“Because I have you for a student?” said Victor.

“No,” said Yurio. “Well, yes, but also you have Yuri.”

“Yuri, Yuri,” said Victor. He tucked his hair behind his ear. “I think he must be very good in bed.”

“You haven’t even talked to him properly, have you,” said Yurio, disgusted.

Victor shrugged. “He is too old for me. Just as you said.”

“This is so weird.”

“It’s also weird for me!” Victor pointed out.

“He’s not normally this down,” said Yurio. “I think he misses older you.”

“Is he down?” said Victor. Japanese Yuri seemed so calm all the time. Victor had not realised he was sad.

Yurio laughed. “Yeah,” he said.

“Should I do something?”

“Tch,” said Yurio. “I’m going back to practice. You should too. Your step sequence is sloppy.”

“It is not,” said Victor.

He followed Yurio back to the rink. He was still thinking about older Victor, coach Victor. It was not quite as sad a picture as he had thought. There was lots of amazing sex in his future, probably. And students like Yurio. That was not so bad at all.

Victor eventually went to Japanese Yuri and asked for help with the step sequence. Yuri was flustered, and stammered, and could not look at Victor directly. He fidgeted with his wedding ring. But he nodded when Victor explained that Yurio had seen a problem, and then he watched, and his advice afterwards was good. He demonstrated what he meant and then ran through the second half of Rite of Spring with Victor, skating it near flawlessly, though his jumps were weak. “My old man knees,” he said with a little smile when he saw Victor looking.

“You’re very good,” said Victor. “With a routine you don’t know -”

“Oh, ah, I know this one, more or less,” Yuri said. “That is, I watched you skate it in competition the first time round. And you have been practicing here for a little while now, so.”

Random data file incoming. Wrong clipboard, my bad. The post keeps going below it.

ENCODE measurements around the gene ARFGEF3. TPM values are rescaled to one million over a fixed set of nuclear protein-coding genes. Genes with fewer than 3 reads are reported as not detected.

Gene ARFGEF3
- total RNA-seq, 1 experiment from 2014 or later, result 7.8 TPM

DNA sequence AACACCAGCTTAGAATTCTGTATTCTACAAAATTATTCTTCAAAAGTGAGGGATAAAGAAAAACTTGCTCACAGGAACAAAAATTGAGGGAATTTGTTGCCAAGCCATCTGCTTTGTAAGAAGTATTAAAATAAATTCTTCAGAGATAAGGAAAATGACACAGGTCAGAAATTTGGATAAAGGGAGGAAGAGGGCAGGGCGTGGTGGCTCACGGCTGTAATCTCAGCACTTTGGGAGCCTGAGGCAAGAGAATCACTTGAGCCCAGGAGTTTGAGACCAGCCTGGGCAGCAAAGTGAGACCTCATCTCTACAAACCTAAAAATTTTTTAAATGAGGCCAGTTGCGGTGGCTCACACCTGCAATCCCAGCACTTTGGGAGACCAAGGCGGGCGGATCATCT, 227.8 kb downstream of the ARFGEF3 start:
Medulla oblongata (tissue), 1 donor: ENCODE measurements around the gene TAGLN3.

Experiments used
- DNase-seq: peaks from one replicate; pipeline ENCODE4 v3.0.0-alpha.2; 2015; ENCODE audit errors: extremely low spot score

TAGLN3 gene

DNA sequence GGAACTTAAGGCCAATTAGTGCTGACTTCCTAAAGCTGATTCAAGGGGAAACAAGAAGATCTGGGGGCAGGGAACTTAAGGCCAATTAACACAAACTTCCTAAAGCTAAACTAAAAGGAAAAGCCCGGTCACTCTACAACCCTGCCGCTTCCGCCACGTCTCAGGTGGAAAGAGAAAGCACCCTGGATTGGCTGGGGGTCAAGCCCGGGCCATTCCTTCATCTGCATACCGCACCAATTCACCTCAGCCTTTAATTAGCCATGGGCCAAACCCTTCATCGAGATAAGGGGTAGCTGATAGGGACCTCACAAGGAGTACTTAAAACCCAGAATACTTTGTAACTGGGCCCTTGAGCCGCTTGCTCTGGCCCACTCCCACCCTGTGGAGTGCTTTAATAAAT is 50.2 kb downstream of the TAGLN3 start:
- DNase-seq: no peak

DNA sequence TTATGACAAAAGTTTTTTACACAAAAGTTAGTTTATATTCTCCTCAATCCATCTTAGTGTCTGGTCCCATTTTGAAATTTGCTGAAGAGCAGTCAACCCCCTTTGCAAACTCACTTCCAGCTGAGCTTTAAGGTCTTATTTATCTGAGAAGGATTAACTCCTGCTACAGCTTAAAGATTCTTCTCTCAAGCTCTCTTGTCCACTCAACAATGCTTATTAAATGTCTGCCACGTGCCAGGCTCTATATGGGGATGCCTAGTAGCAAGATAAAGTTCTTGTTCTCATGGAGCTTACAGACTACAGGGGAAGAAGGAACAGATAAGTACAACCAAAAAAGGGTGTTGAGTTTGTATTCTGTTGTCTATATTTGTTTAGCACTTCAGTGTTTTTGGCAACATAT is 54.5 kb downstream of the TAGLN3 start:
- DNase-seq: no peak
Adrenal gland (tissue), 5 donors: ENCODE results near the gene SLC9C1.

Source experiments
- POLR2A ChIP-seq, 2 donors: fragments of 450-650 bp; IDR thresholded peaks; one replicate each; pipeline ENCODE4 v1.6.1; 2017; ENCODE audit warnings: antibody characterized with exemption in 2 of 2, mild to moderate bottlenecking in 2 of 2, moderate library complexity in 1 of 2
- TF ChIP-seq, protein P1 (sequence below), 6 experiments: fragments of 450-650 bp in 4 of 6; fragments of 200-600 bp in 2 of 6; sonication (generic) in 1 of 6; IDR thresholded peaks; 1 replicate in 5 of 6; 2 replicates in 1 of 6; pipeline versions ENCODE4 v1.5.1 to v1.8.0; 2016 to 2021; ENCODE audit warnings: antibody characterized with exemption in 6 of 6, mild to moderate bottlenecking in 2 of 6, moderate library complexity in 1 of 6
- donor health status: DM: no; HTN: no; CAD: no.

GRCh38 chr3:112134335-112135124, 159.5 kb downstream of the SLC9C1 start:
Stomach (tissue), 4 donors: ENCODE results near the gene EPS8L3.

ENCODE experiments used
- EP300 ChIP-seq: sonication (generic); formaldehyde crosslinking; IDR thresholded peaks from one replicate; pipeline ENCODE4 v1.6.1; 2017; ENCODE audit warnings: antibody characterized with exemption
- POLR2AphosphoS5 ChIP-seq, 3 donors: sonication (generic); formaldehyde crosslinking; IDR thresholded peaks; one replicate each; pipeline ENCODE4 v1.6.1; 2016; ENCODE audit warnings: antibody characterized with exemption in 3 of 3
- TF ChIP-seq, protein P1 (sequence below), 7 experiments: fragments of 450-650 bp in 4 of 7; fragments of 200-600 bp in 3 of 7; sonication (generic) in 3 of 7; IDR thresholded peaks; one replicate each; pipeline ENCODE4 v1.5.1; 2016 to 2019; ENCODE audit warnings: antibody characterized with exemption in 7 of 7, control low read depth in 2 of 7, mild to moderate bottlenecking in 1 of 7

There was a world of difference between watching someone skate and doing it. "You’re very good,“ said Victor again.

Yuri laughed. His real laugh was different from the way he normally sounded, and different too from his usual polite smile. It made his beautiful eyes crinkle at the corners. There were lines around them, Victor saw. “Somewhere my childhood self is over the moon and he doesn’t know why,” Yuri said. “Thank you. Shall we take it from the top?”

Skating and sex and the way he laughs, Victor thought. That must be what it is between us.

The days went by. The hot springs were very nice. The food was very good. The old couple who ran the place were kind. It took Victor quite a long time to work out that they were, in fact, his future in-laws. Yurio laughed at him and called him an oblivious asshole. Victor supposed he should have guessed it when Yuri’s mother pinched his cheek: but lots of older ladies liked to pinch his cheeks, because of how pretty he was. Hasestsu was sleepy and slow, but Victor found he did not mind that very much. It was a comfortable sort of way to live. If he itched inside his skin, it was not Hasetsu’s fault.